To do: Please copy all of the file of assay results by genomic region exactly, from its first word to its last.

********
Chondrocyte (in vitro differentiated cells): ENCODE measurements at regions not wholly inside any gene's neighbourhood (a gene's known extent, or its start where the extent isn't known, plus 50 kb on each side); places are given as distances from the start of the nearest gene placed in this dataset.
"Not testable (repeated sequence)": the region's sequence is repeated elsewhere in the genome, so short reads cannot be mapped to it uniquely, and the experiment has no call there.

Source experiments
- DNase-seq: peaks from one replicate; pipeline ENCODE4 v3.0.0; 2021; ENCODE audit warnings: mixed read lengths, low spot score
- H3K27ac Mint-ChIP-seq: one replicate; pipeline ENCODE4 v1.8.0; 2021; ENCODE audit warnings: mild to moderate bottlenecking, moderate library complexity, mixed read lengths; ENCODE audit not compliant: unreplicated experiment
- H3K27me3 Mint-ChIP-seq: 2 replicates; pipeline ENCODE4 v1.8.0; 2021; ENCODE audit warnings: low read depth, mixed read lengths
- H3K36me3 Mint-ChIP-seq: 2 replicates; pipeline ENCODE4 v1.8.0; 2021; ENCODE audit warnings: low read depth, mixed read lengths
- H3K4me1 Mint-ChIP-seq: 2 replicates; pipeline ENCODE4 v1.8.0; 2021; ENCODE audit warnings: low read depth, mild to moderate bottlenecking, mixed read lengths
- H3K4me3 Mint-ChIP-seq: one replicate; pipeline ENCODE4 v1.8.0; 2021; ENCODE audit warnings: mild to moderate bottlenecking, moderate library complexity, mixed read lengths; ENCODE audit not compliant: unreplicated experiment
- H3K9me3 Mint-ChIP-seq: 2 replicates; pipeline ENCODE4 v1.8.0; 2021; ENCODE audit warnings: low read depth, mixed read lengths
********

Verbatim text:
Chondrocyte (in vitro differentiated cells): ENCODE measurements at regions not wholly inside any gene's neighbourhood (a gene's known extent, or its start where the extent isn't known, plus 50 kb on each side); places are given as distances from the start of the nearest gene placed in this dataset.
"Not testable (repeated sequence)": the region's sequence is repeated elsewhere in the genome, so short reads cannot be mapped to it uniquely, and the experiment has no call there.

Source experiments
- DNase-seq: peaks from one replicate; pipeline ENCODE4 v3.0.0; 2021; ENCODE audit warnings: mixed read lengths, low spot score
- H3K27ac Mint-ChIP-seq: one replicate; pipeline ENCODE4 v1.8.0; 2021; ENCODE audit warnings: mild to moderate bottlenecking, moderate library complexity, mixed read lengths; ENCODE audit not compliant: unreplicated experiment
- H3K27me3 Mint-ChIP-seq: 2 replicates; pipeline ENCODE4 v1.8.0; 2021; ENCODE audit warnings: low read depth, mixed read lengths
- H3K36me3 Mint-ChIP-seq: 2 replicates; pipeline ENCODE4 v1.8.0; 2021; ENCODE audit warnings: low read depth, mixed read lengths
- H3K4me1 Mint-ChIP-seq: 2 replicates; pipeline ENCODE4 v1.8.0; 2021; ENCODE audit warnings: low read depth, mild to moderate bottlenecking, mixed read lengths
- H3K4me3 Mint-ChIP-seq: one replicate; pipeline ENCODE4 v1.8.0; 2021; ENCODE audit warnings: mild to moderate bottlenecking, moderate library complexity, mixed read lengths; ENCODE audit not compliant: unreplicated experiment
- H3K9me3 Mint-ChIP-seq: 2 replicates; pipeline ENCODE4 v1.8.0; 2021; ENCODE audit warnings: low read depth, mixed read lengths